President Obama Proposes Major Funding Increases, Reorganization for Nation’s Transport
In the president’s proposed Fiscal Year 2012 budget, transportation spending increased significantly even as appropriations for most other programs are reduced. Yet GOP opposition in the House of Representatives, focused on cutting government investment, will pose a major obstacle.
February 14, 2011
Today, the White House Office of Management and Budget released the President’s proposed FY 2012 budget, announcing a major increase in funding for the nation’s transportation infrastructure, both this year and over the next six.
The President, if his wishes are endorsed by the Congress, would increase federal support for transportation to $128 billion in 2012, compared to $77 billion in 2010. The Administration will begin pushing for a $556 billion six-year transportation bill, almost d0ubling what was approved in SAFETEA-LU, the last — and now expired — piece of transportation legislation. Though the White House has yet to demonstrate where it would find the funding to support these measures, the President has argued that any increased spending be compensated through reduced spending elsewhere or revenue increases.
Funding would apparently come from a “bipartisan financing for the transportation trust fund,” though no such agreement on what that means yet exists.
The budget justifies the $50 billion year-on-year increase by arguing that joblessness remains a significant problem for the nation as a whole. The transportation spending, the Administration has argued, would pave the way towards giving thousands of unemployed people new jobs.
Though the Administration would increase funding for roads construction from $41 billion in the previous budget to $70 billion, that increase is dwarfed in percentage by proposed spending on transit, which would more than double from $8 billion annually currently to $22 billion. Over six years, spending on capital improvements for public transportation would add up to $119 billion. Some reorganization of the Department of Transportation would occur, as 55 overlapping highway grant programs would be morphed into just five, easing accountability and management.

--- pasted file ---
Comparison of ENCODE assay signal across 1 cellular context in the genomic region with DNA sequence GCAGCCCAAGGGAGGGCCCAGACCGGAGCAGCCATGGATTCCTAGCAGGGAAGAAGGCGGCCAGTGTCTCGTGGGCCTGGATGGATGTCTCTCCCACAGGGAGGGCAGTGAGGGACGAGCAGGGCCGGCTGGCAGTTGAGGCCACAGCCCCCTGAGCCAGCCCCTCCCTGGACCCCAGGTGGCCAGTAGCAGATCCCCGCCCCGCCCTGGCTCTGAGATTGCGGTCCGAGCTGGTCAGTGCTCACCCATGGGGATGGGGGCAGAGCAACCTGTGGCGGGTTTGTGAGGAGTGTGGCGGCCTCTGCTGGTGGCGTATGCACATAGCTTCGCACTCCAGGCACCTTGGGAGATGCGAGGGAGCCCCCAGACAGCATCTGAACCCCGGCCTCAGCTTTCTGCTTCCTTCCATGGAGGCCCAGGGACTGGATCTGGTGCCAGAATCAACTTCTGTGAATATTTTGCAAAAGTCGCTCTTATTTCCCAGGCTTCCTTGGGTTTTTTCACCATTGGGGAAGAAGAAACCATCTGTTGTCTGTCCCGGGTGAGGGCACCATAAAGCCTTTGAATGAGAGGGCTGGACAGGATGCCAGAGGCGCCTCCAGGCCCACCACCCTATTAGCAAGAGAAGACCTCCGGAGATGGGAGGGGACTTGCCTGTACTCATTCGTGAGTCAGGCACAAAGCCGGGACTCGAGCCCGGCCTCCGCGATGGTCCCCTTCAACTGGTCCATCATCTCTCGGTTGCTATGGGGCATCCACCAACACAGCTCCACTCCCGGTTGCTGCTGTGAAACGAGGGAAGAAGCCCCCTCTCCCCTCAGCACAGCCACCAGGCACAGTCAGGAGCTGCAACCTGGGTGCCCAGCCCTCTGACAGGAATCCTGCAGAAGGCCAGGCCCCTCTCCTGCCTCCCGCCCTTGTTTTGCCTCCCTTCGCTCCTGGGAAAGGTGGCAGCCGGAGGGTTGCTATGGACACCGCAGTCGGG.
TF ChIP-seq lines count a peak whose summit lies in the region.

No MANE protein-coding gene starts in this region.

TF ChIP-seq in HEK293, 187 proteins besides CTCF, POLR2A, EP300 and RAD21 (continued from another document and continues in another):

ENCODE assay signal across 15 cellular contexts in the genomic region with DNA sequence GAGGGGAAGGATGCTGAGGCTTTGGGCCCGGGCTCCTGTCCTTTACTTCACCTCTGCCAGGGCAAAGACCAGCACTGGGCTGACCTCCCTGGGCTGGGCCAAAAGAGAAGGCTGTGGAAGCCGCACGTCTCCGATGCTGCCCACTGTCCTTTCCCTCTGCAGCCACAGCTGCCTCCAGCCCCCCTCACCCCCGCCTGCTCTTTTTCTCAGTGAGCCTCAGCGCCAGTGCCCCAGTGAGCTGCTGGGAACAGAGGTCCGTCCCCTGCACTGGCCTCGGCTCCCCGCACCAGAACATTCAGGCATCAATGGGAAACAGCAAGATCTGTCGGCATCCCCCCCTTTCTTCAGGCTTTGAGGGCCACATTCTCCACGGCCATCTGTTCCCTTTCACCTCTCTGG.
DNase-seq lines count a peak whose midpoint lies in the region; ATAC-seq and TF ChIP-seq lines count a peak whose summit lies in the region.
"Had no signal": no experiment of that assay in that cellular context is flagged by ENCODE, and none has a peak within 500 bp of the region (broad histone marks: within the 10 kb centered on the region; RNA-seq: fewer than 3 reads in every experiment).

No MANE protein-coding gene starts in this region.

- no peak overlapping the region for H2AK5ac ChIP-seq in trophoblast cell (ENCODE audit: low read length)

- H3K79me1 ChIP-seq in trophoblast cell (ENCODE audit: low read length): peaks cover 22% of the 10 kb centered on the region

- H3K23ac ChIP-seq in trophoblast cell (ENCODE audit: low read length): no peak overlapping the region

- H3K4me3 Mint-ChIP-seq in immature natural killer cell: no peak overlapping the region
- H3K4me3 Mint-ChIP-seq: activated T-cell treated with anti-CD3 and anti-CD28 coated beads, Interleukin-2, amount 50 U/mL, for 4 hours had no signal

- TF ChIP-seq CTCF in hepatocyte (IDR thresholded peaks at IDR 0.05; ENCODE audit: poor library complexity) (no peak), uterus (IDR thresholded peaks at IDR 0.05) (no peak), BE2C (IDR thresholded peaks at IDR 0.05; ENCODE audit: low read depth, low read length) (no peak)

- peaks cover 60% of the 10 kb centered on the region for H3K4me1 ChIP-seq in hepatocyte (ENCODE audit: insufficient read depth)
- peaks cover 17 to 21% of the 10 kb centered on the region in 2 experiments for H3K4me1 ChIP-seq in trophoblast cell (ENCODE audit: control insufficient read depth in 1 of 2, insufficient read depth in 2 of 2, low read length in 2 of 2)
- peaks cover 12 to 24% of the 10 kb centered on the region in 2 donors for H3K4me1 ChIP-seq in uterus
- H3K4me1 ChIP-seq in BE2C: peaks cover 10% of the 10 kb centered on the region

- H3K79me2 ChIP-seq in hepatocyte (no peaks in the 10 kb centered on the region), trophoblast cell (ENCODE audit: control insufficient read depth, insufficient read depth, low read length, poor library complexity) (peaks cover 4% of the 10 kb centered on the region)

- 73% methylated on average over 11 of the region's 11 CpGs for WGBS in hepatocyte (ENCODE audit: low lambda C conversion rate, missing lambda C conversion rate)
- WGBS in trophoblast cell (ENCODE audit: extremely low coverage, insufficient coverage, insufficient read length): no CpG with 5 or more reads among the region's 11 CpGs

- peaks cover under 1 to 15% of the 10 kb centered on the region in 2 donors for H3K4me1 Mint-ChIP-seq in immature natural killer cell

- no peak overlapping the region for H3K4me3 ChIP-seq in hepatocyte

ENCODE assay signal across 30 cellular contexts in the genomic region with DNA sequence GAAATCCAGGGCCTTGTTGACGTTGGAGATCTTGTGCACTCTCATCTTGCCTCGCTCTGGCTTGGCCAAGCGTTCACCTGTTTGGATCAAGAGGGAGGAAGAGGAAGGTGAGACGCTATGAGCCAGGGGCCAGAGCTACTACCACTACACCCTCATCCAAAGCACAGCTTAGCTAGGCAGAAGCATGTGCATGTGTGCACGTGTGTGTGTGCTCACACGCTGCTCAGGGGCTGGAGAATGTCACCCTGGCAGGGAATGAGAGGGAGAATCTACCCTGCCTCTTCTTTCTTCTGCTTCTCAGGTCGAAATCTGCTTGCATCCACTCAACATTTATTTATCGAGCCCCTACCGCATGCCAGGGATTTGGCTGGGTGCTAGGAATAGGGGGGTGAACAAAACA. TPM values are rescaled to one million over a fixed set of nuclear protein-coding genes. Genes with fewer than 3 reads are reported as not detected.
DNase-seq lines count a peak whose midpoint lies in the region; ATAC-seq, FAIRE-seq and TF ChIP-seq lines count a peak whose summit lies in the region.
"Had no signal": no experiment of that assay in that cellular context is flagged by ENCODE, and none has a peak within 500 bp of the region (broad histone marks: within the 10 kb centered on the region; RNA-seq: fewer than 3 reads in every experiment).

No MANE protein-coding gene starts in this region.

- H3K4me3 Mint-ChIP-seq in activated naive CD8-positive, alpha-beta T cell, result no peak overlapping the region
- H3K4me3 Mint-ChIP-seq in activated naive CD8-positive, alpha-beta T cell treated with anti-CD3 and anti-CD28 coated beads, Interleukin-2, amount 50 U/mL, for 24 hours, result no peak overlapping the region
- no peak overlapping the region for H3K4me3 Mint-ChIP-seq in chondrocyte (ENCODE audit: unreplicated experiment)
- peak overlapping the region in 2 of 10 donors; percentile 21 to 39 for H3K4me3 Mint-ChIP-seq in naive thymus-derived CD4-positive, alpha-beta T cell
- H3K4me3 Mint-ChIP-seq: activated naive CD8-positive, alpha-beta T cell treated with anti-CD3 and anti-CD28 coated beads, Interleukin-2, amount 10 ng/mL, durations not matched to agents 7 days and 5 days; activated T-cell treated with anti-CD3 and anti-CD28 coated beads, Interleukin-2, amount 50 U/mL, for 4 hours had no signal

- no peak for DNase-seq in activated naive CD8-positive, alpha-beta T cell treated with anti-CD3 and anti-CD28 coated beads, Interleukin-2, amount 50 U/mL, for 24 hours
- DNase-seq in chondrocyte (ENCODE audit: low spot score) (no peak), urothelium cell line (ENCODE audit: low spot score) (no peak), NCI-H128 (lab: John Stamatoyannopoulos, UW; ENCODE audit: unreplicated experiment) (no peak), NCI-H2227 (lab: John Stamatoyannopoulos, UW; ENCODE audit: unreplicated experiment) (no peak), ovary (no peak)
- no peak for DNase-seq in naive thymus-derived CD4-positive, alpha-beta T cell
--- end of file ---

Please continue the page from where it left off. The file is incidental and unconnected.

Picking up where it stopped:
In addition, the White House has endorsed a major increase in spending for its controversial livability program, and a $4.1 billion competitive grant mechanism would be established to fund projects that aid in the construction of such improvements as streetcars, busways, bike paths, and sidewalks.
An infrastructure bank, which would fund meritorious programs through a competitive process, remains on the president’s agenda after having proposed it two years in a row without much of a response from the Congress. This “I-Bank,” as the Administration is now referring to it, would receive $30 billion in start-up funds to begin providing grants. At the same time, $32 billion in funds for a state-based competitive grant program would be distributed by the DOT. The aims that each of these programs would be supporting have yet to be put forth by anyone in the Administration.
The release of the budget comes a week after the White House revealed that it would be pushing a 6-year, $53 billion plan to expand the nation’s high-speed rail network. The 2012 budget would include $8 billion for the proposal and merge existing Amtrak subsidies into the intercity rail program. This implies that the national rail carrier will have to begin competing with other groups, including private corporations, to offer services on corridors which the Federal Railroad Administration or states are upgrading.
The Administration’s chief priorities for this year will be in capital construction projects. President Obama made explicit today his feeling that “infrastructure is what we need to win the future.” And indeed, the FY 2012 budget would represent one of the most ambitious steps forward in financing for transportation in decades — and it reinforces the Administration’s demonstrated support for alternative modes of transportation, including pedestrian, bicycling, transit, and intercity rail modes. In this budget, President Obama is making clear that even in the face of austerity, he is interested in improving the nation’s transport systems.
The President’s budget, however, is only a suggestion: It is up to the Congress to ultimately determine how revenues are collected and how spending is distributed. In that context, the House Republican caucus’ adamant opposition to increased spending on infrastructure will make passing anything remotely familiar to Mr. Obama’s proposal extremely difficult. The House GOP is already planning to strip funding from high-speed rail and other transportation projects in FY 2011. With the right-wing party convinced that it has a winning electoral position in its opposition to transit, and especially high-speed rail, can Democrats force through an FY 2012 budget and a transportation bill that prioritizes them?
Perhaps even more complicated is the fact that House Transportation and Infrastructure Chairman John Mica (R-FL) and Senate Environment and Public Works Committee Chairwoman Barbara Boxer (D-CA) say that they have already begun work on a transportation reauthorization bill. Meanwhile, Senate Committee on Commerce, Science, and Transportation Chairman Jay Rockefeller (D-WV) introduced last week a bill that would “establish a clear set of goals and objectives for the Department of Transportation.” Is there any evidence that these Congressional proposals look anything like what the president has suggested?
These questions remain without answers. The future for American transportation investment remains murky.